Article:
#CoronaCooking: Dreams of Goa


Coronavirus seems to have generated four thousand million chain letters and memes: every day I get a request for a poem, a recipe, a list of my favorite books and record albums, lists of things I love and things I hate. One of my favorites asks for people to post a picture of a landscape that they dream about in this period of shelter-in-place.

Here’s mine: Goa, December 2019. I’d been more than once before, but it was with this trip that I truly began to understand how special this place was, how it is really a 21st century reminder of its past, when it was a—possibly THE—hub of the world, connecting the Portuguese empire from Brazil to Angola to Macau and beyond. The Catholic Church was hardly a benign force here, but like in Mangalore—the place that my father’s family is from, a place that is like Goa’s distant cousin, full of family resemblances but still a little unfamiliar—people have embraced the religion that was imposed on them via violence and made it their own. Same goes for the food—no surprise there.

And the food! Seafood, coconut, lots of chilies, pork, vinegar, and so many local variations of Portuguese ingredients and dishes. Vindaloo, spiked with garlic and vinegar, was born here. Goan sausage is an impossibly spicy version of linguiça. Feijãoda, best known worldwide as a Brazilian stew, is a Goan dish, too.

We went to one restaurant more than any other on our week-long stay: a place located in one of the old, colorfully stuccoed houses in Panjim’s historical neighborhood, which bills itself as Asia’s only Latin Quarter. The restaurant—Viva Panjim!—serves all the local classics, including shrimp curry and rice. Fragrant with spices and coconut milk, the sauce is equally good with any white fish or squid.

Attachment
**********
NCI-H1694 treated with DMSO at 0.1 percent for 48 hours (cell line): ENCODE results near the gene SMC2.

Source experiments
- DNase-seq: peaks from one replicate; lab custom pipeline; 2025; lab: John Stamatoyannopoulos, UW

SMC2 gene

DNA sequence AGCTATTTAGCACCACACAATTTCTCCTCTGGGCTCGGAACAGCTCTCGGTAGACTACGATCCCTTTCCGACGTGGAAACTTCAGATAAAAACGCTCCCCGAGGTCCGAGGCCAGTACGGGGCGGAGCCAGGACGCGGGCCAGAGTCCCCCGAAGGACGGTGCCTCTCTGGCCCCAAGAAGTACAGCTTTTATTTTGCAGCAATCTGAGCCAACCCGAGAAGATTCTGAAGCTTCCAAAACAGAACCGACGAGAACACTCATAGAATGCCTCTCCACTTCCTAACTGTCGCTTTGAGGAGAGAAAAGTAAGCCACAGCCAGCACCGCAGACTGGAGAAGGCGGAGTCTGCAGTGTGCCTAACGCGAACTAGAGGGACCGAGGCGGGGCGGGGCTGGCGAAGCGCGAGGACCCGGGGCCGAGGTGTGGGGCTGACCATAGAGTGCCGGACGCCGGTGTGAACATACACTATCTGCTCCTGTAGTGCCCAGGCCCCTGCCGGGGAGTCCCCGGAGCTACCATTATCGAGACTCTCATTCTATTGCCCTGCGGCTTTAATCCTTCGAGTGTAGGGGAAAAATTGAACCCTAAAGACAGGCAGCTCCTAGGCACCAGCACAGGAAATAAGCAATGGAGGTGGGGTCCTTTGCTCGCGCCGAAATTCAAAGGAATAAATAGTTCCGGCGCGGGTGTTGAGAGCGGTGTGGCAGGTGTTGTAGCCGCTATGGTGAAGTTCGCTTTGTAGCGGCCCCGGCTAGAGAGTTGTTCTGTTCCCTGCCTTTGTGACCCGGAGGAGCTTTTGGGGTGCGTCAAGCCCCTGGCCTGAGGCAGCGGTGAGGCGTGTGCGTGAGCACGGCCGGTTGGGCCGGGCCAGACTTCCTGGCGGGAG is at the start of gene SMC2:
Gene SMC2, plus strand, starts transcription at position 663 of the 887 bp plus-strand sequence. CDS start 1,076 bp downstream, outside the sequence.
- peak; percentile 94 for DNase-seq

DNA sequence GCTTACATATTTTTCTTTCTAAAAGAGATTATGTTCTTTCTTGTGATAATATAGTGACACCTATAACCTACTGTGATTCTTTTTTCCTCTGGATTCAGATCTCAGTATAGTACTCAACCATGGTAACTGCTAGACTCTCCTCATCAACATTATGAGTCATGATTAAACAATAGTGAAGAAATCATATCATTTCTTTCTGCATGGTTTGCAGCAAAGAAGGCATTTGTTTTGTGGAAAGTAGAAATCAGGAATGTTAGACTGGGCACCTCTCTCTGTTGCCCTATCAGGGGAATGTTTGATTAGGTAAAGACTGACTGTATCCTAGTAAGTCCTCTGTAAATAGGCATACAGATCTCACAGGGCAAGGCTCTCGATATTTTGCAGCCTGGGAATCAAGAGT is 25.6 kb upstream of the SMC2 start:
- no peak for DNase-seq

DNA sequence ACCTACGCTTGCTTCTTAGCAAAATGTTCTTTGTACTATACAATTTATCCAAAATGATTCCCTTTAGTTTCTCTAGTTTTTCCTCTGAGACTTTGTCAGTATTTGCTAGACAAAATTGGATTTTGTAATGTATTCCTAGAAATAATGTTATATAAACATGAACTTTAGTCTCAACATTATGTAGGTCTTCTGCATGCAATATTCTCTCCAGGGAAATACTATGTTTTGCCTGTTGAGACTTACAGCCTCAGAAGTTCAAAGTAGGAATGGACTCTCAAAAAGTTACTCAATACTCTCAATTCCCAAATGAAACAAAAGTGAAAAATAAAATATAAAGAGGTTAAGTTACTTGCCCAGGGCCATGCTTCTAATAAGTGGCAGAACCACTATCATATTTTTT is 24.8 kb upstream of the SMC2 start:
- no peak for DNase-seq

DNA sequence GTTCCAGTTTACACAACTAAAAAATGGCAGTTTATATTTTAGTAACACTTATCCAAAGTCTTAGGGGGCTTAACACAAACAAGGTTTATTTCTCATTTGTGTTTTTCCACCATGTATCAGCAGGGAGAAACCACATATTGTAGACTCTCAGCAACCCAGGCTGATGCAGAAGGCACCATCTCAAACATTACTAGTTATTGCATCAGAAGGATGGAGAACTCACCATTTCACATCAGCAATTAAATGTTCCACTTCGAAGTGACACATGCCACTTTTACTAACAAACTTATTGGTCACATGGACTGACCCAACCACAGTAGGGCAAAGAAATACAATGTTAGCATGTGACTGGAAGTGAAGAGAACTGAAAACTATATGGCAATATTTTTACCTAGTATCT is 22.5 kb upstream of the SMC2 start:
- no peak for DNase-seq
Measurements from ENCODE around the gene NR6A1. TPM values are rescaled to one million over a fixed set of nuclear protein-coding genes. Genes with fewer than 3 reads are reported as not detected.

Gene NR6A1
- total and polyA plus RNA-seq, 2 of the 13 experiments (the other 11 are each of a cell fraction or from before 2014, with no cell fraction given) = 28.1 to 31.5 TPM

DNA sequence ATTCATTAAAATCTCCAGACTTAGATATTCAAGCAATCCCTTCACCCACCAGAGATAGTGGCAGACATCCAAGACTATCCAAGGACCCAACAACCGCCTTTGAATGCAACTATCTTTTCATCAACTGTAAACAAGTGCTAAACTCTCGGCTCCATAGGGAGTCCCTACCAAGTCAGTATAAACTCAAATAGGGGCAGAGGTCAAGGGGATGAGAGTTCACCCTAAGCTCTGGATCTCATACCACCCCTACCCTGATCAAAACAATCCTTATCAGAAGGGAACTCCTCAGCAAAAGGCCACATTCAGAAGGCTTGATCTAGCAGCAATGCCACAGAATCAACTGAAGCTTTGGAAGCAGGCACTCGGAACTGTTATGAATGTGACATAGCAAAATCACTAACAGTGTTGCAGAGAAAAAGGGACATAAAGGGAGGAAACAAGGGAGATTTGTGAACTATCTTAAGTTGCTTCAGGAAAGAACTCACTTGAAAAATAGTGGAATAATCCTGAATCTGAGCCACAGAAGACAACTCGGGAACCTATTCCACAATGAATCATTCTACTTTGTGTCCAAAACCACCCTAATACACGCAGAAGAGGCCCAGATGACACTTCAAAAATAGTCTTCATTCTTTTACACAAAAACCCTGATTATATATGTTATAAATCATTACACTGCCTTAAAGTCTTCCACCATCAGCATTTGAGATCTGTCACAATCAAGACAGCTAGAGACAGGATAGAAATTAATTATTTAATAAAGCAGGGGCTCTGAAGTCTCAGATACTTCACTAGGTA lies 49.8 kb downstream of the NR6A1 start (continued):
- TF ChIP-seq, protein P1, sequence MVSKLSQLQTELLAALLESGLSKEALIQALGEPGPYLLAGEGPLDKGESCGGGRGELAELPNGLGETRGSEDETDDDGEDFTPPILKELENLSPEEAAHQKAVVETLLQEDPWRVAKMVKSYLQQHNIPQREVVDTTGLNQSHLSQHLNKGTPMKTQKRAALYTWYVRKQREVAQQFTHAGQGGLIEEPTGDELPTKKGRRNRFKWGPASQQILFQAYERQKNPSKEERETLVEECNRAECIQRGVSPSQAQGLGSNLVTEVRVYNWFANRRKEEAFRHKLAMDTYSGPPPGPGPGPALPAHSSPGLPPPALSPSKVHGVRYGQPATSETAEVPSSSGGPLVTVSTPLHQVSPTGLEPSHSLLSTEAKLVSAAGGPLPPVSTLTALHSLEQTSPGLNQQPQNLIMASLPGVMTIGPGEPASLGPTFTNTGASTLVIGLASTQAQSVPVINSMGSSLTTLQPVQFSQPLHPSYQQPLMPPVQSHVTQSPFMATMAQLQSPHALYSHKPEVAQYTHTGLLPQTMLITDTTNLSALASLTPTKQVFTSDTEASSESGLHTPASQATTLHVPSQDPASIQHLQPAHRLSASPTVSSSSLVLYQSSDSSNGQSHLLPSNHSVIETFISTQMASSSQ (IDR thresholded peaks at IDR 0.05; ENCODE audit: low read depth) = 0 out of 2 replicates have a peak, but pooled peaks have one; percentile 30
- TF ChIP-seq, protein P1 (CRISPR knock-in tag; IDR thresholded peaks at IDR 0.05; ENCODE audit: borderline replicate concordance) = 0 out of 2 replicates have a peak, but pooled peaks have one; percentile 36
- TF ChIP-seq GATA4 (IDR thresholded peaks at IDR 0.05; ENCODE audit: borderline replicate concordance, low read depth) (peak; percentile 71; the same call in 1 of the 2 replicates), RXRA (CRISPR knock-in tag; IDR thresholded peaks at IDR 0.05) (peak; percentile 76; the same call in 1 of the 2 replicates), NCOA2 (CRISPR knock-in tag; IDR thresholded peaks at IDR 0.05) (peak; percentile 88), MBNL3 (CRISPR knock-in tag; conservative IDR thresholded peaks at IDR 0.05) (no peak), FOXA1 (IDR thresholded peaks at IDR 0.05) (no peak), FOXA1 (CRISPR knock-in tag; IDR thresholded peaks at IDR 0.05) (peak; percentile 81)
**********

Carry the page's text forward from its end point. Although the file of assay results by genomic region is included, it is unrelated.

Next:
A lot of Indian curries call for grinding whole spices, often along with “wet” ingredients like onion, garlic, and so on. I am always looking for ways around this step, for two reasons: first, western blenders don’t grind nearly as finely as Indian ones, so there’s a texture problem; and second, frying ground onions makes your house smell. So: this is my fragrant but also streamlined version of one of my favorite flavor memories.


Goan Seafood Curry

Serves 4-5

1 lb prawns (peeled and deveined) or fish
1/2 tsp salt
1/2 tsp turmeric powder
1 tbsp lime or lemon juice
2 tsp coriander powder
1 tsp cumin
1/2 tsp ground pepper
1/4 tsp cinnamon powder
1/4 tsp ground cloves
3 tbsp vegetable oil
10-12 curry leaves (optional)
2-3 green chillies, minced
1/2 cup onion, minced
5-6 garlic cloves, minced
1/2 cup chopped tomato (fresh or canned is fine)
2 tsp tamarind paste
1 cup coconut milk
Salt to taste
Cilantro for garnish (optional but pretty)
1. Mix together the seafood, salt, turmeric, and lemon/lime juice in a bowl. Set aside for 15 minutes. Combine spice powders in a bowl and set aside.


2. Heat oil in a sauté pan over medium high heat. Once the oil is hot, add the marinated prawns and cook for 2-3 minutes. Remove the prawns on a plate and keep aside. (If you’re using fish, skip this step.)
3. In the remaining oil, add curry leaves, and green chilli and fry for a few seconds. Add onion and fry until they turn translucent, then add garlic and sauté for a minute or so. Add tomato and 1/2 tsp salt and cook for 2-3 minutes, until the tomatoes break down and the oil starts to separate.
4. Add the spice mixture and sauté for a minute or so until the spices are well combined. Then add 1/2 cup water and tamarind paste and cook for 5-6 minutes over medium heat.
5. Add coconut milk, 2 cups water and the seared prawns or fish and simmer  until the seafood is cooked. Taste the gravy for salt and adjust as needed.
6. Garnish with fresh coriander and serve hot with rice. 

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